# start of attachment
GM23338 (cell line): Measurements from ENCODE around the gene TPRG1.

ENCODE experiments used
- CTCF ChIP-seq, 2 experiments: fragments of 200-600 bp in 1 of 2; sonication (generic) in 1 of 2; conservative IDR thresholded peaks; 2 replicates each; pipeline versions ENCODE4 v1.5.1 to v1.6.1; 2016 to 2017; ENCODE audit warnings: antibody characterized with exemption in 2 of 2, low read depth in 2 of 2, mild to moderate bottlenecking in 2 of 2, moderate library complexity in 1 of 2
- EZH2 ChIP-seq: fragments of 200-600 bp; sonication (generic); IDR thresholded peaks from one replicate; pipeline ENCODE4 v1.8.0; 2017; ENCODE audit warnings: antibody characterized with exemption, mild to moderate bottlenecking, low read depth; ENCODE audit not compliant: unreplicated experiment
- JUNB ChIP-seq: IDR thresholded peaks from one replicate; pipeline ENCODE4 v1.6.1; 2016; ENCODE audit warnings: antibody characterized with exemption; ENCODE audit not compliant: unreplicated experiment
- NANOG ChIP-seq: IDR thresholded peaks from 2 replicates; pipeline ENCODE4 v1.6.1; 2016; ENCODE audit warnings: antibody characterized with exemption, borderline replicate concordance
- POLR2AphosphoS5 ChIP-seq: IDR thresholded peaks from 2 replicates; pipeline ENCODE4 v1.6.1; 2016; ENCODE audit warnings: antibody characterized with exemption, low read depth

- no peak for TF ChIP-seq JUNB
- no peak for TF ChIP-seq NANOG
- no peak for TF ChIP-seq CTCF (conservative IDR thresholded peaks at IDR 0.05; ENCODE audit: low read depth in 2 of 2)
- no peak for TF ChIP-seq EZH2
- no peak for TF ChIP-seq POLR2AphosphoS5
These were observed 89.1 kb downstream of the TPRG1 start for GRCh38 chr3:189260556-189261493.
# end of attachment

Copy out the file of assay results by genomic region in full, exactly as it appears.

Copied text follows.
GM23338 (cell line): Measurements from ENCODE around the gene TPRG1.

ENCODE experiments used
- CTCF ChIP-seq, 2 experiments: fragments of 200-600 bp in 1 of 2; sonication (generic) in 1 of 2; conservative IDR thresholded peaks; 2 replicates each; pipeline versions ENCODE4 v1.5.1 to v1.6.1; 2016 to 2017; ENCODE audit warnings: antibody characterized with exemption in 2 of 2, low read depth in 2 of 2, mild to moderate bottlenecking in 2 of 2, moderate library complexity in 1 of 2
- EZH2 ChIP-seq: fragments of 200-600 bp; sonication (generic); IDR thresholded peaks from one replicate; pipeline ENCODE4 v1.8.0; 2017; ENCODE audit warnings: antibody characterized with exemption, mild to moderate bottlenecking, low read depth; ENCODE audit not compliant: unreplicated experiment
- JUNB ChIP-seq: IDR thresholded peaks from one replicate; pipeline ENCODE4 v1.6.1; 2016; ENCODE audit warnings: antibody characterized with exemption; ENCODE audit not compliant: unreplicated experiment
- NANOG ChIP-seq: IDR thresholded peaks from 2 replicates; pipeline ENCODE4 v1.6.1; 2016; ENCODE audit warnings: antibody characterized with exemption, borderline replicate concordance
- POLR2AphosphoS5 ChIP-seq: IDR thresholded peaks from 2 replicates; pipeline ENCODE4 v1.6.1; 2016; ENCODE audit warnings: antibody characterized with exemption, low read depth

- no peak for TF ChIP-seq JUNB
- no peak for TF ChIP-seq NANOG
- no peak for TF ChIP-seq CTCF (conservative IDR thresholded peaks at IDR 0.05; ENCODE audit: low read depth in 2 of 2)
- no peak for TF ChIP-seq EZH2
- no peak for TF ChIP-seq POLR2AphosphoS5
These were observed 89.1 kb downstream of the TPRG1 start for GRCh38 chr3:189260556-189261493.